I assume that I have boot partition of my Raspberry at /mnt/boot and rootfs at /mnt/rootfs. There is one small problem in using boot directly. We need to modify cmdline.txt, so it will use NFS, instead of rootfs partition. If we do that directly, we would have to use NFS even if we plug SD card back into uCM4. So it is better idea to mirror boot partition, let's say into /tftpboot:
mkdir /tftpboot cp /mnt/boot/* /tftpboot/
For now cmdline.txt could stay unmodified, it will be needed when we have NFS share.
Now create dnsmasq.conf file and put something like that inside
port=0 dhcp-range=192.168.2.100,192.168.2.254 log-dhcp enable-tftp tftp-root=/tftpboot pxe-service=0,"Raspberry Pi Boot"
It is important to have dhcp-range within range defined on your Ethernet connection. Otherwise, it fails.
Now the server could be started with:
dnsmasq -dC dnsmasq.conf -i eth0
Provided that you are in directory, where your dnsmasq.conf is and you have root privileges.
And basically this is it. At this point you should be able to boot your kernel by simply powering CM4 on. In dnsmasq logs, you should see TFTP requests for Raspberry Pi boot files. Obviously this will stop at mounting rootfs:
[for root device PARTUUID=12345678-01...] Waiting
Now it is time to adjust kernel arguments to use NFS instead of SD card. By default it is set like:
console=serial0,115200 console=tty1 root=PARTUUID=01234567-02 rootfstype=ext4 elevator=deadline fsck.repair=yes rootwait
We need to change to something like:
console=serial0,115200 console=tty1 ip=dhcp root=/dev/nfs nfsroot=192.168.2.1:/mnt/rootfs,vers=4.1,proto=tcp elevator=deadline fsck.repair=yes rootwait
Don't forget to adjust IP address and location of rootfs!
Last thing is to set NFS up. This is as easy as modifying /etc/exports on your server and adding export like this:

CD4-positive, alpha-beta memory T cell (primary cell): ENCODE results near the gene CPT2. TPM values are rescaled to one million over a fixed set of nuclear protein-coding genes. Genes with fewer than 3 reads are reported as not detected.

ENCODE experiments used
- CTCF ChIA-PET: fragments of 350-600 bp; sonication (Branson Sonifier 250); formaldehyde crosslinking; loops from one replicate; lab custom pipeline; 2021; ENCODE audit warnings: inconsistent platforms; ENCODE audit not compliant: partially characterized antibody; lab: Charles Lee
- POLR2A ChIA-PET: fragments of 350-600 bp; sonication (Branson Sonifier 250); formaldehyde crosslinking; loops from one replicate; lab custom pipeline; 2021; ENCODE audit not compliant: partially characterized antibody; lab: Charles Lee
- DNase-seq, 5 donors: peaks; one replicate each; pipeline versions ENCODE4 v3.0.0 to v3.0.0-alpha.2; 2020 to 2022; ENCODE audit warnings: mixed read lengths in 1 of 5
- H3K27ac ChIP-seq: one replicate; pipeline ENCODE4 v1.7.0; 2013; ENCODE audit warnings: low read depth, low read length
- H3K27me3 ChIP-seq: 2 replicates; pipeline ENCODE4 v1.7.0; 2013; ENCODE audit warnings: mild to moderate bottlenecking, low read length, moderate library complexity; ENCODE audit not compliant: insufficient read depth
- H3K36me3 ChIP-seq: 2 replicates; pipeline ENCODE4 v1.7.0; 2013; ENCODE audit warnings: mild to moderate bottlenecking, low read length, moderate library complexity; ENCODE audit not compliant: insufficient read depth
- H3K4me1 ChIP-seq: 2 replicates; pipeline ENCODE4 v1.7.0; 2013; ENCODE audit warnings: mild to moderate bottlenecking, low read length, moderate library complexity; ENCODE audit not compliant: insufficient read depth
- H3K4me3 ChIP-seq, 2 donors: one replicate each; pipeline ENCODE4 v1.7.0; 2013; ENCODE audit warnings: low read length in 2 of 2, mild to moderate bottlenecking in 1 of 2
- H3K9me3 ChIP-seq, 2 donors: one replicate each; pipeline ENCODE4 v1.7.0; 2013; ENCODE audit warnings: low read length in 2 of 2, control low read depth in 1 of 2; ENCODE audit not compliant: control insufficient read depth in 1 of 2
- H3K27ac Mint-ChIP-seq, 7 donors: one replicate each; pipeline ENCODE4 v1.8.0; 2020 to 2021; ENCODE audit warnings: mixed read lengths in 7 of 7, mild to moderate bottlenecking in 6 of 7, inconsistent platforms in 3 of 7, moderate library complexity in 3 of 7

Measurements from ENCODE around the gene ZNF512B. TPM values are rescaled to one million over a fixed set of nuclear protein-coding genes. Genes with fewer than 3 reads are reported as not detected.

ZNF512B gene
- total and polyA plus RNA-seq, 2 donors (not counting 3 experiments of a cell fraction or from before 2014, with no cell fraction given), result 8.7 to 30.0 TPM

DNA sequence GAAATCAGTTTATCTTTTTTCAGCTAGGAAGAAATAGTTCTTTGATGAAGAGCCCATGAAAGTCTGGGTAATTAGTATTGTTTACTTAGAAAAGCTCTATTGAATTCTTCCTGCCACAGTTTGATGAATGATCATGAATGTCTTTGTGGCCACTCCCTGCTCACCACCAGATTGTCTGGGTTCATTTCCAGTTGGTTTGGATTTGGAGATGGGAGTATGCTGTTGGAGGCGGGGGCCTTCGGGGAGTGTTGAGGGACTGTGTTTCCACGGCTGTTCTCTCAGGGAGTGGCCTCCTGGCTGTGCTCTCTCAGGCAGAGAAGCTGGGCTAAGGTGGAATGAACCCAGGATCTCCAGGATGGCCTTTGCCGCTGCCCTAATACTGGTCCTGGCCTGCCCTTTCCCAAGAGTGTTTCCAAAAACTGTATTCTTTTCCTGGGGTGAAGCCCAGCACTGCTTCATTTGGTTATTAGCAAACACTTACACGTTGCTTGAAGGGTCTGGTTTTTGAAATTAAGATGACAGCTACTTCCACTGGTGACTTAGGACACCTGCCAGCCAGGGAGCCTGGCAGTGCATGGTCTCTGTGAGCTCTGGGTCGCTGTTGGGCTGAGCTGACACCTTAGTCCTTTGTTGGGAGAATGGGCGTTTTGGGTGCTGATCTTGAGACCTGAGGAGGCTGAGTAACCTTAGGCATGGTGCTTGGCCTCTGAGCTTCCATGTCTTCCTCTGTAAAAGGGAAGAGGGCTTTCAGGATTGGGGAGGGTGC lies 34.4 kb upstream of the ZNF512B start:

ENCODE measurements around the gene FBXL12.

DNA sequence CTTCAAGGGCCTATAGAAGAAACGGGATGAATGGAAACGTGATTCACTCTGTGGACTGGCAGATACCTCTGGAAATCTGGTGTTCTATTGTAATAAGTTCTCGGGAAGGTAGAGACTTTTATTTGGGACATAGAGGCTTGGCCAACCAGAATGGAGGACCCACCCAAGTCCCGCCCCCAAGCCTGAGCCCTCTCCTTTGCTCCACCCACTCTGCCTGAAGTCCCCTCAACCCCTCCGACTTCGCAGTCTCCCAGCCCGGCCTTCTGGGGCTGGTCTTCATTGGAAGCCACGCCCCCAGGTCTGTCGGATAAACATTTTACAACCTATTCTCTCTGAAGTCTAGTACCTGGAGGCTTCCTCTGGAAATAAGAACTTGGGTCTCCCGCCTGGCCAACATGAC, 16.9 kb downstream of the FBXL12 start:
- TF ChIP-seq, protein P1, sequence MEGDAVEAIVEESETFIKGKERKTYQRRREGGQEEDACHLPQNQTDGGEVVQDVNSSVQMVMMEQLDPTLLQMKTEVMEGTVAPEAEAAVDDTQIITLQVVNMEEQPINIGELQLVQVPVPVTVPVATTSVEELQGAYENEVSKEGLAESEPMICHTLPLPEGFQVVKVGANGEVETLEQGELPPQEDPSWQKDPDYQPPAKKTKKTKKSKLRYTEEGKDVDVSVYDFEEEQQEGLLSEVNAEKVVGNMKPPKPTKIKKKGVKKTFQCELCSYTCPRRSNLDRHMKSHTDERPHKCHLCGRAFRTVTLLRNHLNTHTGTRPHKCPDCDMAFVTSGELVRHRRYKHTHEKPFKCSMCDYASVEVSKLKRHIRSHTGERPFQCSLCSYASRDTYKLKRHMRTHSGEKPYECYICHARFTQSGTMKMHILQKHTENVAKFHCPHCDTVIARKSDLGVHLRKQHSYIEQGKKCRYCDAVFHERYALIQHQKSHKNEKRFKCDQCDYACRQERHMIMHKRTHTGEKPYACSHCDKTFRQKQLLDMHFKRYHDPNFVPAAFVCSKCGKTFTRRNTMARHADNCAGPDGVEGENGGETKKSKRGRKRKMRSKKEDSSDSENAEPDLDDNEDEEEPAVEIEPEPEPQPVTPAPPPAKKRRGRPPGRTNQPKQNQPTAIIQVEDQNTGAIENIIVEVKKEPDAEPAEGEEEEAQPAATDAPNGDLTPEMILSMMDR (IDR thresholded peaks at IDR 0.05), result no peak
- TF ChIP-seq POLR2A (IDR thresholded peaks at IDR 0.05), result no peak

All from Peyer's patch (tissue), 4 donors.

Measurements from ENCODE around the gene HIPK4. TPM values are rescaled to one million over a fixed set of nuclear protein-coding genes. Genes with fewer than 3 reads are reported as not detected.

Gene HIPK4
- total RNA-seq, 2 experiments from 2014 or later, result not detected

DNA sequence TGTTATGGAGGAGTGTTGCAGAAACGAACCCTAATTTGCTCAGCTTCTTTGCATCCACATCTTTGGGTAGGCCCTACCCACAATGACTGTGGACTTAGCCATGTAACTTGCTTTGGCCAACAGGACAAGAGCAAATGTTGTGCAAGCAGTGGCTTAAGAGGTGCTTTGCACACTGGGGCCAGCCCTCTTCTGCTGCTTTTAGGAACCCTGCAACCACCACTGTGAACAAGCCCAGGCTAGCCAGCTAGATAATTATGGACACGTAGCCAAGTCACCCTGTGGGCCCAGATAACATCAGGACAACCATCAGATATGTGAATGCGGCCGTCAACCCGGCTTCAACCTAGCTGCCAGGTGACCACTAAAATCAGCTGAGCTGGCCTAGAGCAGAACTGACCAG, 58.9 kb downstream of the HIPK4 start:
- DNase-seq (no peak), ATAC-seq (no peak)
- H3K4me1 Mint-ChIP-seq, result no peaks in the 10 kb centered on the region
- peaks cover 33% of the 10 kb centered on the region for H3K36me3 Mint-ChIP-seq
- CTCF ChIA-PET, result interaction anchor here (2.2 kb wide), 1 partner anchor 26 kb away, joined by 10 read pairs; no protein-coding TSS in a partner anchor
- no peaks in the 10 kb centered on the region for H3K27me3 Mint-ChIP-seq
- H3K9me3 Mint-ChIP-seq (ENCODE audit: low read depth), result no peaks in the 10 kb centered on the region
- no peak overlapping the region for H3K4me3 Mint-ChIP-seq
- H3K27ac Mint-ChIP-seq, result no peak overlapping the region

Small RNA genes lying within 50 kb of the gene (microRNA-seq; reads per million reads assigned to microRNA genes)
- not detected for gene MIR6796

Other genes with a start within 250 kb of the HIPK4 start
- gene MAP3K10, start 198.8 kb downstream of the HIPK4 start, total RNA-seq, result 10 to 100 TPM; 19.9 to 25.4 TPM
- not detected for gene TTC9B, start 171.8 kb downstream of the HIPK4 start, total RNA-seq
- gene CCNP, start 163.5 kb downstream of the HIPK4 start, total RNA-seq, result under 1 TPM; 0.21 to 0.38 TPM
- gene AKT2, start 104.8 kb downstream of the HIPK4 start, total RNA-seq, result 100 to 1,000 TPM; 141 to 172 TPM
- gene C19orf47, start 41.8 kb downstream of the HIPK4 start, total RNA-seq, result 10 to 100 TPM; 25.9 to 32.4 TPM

Then you have to reload those changes into NFS server with:
sudo exportfs -arv
And start NFS server. On Arch it is like that:
systemctl start nfs-server
But could be slightly different on other distros, so refer to their documentation, especially if your distro did not migrate to systemd!
Last thing that will prevent your Raspberry from booting is /etc/fstab, which still will attempt to mount SD card and will fail after timeout period. My workaround, if you want to use exactly same image for both PXE and SD boot is to move fstab file to /boot and create symlink from /boot/fstab to /etc/fstab. This way we could have two different fstab files - one on tftpboot, one on SD card's boot partition. This could be done with:
cp /mnt/rootfs/etc/fstab /mnt/boot/ cp /mnt/rootfs/etc/fstab /tftpboot/ ln -sf /boot/fstab /mnt/rootfs/etc/fstab
Finally, we can change just /tftpboot/fstab and comment out SD-related entries:
proc /proc proc defaults 0 0 #PARTUUID=12345678-01 /boot vfat defaults 0 2 #PARTUUID=12345678-02 / ext4 defaults,noatime 0 1 # a swapfile is not a swap partition, no line here # use dphys-swapfile swap[on|off] for that
At this point, we can attempt booting CM4 with Ethernet connected, all servers running and connection set up on server side.
Actually this makes fstab to be unreachable in Raspberry Pi OS, when netbooted, but despite that, it works. For proof of concept it is enough. For the final solution, not really. But for final setups, I can imagine that one wants to have separate images for netboot and SD boot anyway. Having it common is only an advantage for testing.
Now, when powered your CM4 should start from network and you should clearly see in logs of dnsmasq, CM4 UART, or Wireshark that it did. That's it!